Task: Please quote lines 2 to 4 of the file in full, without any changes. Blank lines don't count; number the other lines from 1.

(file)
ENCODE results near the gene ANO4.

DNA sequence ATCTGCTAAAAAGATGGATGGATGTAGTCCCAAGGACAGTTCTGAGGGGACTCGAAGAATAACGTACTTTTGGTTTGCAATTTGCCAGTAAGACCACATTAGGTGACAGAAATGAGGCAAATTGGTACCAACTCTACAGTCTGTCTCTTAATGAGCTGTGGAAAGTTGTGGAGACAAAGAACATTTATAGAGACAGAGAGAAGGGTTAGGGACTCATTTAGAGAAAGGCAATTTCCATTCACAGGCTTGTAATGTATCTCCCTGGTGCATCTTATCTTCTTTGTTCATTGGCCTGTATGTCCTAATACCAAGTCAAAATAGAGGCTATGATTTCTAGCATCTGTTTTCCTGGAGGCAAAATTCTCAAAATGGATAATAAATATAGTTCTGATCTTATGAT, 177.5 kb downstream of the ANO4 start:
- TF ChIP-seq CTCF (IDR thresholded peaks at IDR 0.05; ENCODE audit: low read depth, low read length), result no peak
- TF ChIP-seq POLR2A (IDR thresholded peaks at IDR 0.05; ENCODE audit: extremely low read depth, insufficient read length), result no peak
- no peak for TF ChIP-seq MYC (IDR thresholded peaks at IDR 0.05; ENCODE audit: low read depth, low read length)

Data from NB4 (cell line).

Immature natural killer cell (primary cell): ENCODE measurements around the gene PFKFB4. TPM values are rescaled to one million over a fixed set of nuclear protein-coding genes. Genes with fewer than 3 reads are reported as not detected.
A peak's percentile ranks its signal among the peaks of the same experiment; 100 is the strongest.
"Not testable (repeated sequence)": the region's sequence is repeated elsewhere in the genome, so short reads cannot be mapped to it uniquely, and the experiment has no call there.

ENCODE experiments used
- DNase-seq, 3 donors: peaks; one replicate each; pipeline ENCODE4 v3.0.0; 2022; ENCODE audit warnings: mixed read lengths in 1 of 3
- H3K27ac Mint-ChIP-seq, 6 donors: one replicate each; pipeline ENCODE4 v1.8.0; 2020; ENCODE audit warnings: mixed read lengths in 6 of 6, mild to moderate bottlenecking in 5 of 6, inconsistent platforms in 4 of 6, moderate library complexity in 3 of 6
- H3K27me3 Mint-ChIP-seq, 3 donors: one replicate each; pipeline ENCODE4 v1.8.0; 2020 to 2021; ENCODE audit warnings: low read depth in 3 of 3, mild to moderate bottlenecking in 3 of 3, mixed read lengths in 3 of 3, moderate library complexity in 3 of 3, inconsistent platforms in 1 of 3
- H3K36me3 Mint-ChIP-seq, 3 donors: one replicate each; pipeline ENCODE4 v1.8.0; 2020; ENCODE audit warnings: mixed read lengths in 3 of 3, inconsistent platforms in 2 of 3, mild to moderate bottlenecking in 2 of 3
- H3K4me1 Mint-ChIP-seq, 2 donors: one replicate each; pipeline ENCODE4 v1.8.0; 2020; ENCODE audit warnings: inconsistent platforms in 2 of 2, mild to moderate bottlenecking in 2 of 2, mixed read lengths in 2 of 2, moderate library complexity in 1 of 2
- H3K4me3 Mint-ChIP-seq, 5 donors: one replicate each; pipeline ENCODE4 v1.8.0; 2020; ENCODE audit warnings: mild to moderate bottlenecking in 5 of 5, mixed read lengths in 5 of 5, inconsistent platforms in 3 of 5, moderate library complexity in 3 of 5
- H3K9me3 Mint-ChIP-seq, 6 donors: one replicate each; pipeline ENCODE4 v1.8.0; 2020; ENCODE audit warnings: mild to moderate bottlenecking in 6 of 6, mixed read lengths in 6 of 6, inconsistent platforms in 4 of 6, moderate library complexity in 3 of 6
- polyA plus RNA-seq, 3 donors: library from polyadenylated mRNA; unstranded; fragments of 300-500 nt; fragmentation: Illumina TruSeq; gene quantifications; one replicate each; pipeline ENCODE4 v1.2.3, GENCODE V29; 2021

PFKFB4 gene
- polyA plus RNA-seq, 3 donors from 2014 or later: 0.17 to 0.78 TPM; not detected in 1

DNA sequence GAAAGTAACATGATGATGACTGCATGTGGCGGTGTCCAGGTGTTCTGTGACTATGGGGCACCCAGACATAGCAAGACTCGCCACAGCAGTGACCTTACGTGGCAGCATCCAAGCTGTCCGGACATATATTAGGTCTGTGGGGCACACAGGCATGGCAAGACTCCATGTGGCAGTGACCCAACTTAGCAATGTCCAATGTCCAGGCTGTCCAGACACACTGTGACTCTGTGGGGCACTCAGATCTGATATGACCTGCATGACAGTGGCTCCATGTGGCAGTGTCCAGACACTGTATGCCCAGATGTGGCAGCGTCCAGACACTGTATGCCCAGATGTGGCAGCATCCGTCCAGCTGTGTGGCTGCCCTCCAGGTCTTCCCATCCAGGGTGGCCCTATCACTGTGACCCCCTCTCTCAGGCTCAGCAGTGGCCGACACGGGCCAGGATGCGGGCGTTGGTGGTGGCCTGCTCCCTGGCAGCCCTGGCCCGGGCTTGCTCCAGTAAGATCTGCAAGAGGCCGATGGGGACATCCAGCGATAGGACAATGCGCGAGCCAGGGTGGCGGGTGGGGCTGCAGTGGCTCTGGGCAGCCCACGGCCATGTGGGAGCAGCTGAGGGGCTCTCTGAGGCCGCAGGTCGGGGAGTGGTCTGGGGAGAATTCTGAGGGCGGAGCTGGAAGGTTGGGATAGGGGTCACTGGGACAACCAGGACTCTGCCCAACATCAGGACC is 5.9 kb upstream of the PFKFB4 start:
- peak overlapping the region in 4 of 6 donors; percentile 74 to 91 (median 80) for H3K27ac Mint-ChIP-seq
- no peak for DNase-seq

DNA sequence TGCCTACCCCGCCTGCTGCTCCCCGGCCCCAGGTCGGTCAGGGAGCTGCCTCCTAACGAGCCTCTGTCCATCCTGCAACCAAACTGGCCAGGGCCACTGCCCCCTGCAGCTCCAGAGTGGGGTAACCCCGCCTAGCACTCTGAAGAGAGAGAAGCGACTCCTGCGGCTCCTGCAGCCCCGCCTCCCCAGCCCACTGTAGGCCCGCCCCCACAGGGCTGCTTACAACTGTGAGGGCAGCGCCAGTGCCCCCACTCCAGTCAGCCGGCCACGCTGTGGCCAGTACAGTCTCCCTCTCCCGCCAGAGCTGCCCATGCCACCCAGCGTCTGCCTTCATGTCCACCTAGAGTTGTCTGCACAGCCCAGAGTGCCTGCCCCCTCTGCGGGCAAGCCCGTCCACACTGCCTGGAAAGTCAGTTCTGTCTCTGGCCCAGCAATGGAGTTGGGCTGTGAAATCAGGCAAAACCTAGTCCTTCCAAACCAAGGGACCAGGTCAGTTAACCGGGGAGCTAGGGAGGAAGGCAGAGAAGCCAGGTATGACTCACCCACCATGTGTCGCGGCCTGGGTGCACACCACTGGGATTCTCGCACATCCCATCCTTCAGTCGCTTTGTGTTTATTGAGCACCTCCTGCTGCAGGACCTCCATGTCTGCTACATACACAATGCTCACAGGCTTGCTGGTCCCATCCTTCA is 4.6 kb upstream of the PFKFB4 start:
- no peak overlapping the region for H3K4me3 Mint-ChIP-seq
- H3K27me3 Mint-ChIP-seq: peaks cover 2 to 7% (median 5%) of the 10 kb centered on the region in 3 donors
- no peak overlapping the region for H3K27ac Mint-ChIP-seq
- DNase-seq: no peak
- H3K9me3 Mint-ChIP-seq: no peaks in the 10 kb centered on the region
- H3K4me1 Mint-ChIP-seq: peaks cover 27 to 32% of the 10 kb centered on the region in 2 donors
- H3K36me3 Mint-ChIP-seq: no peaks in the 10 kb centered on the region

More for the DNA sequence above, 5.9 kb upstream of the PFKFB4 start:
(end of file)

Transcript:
DNA sequence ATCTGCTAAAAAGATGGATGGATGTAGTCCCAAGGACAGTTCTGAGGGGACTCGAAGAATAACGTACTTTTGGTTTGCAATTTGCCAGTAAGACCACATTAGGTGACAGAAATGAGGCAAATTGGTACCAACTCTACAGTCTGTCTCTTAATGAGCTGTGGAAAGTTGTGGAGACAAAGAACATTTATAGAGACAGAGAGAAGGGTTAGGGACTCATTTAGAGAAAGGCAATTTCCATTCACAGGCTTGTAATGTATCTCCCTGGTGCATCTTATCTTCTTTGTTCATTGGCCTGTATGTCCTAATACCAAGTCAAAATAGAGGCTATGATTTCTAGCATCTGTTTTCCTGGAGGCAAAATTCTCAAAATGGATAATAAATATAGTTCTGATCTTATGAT, 177.5 kb downstream of the ANO4 start:
- TF ChIP-seq CTCF (IDR thresholded peaks at IDR 0.05; ENCODE audit: low read depth, low read length), result no peak
- TF ChIP-seq POLR2A (IDR thresholded peaks at IDR 0.05; ENCODE audit: extremely low read depth, insufficient read length), result no peak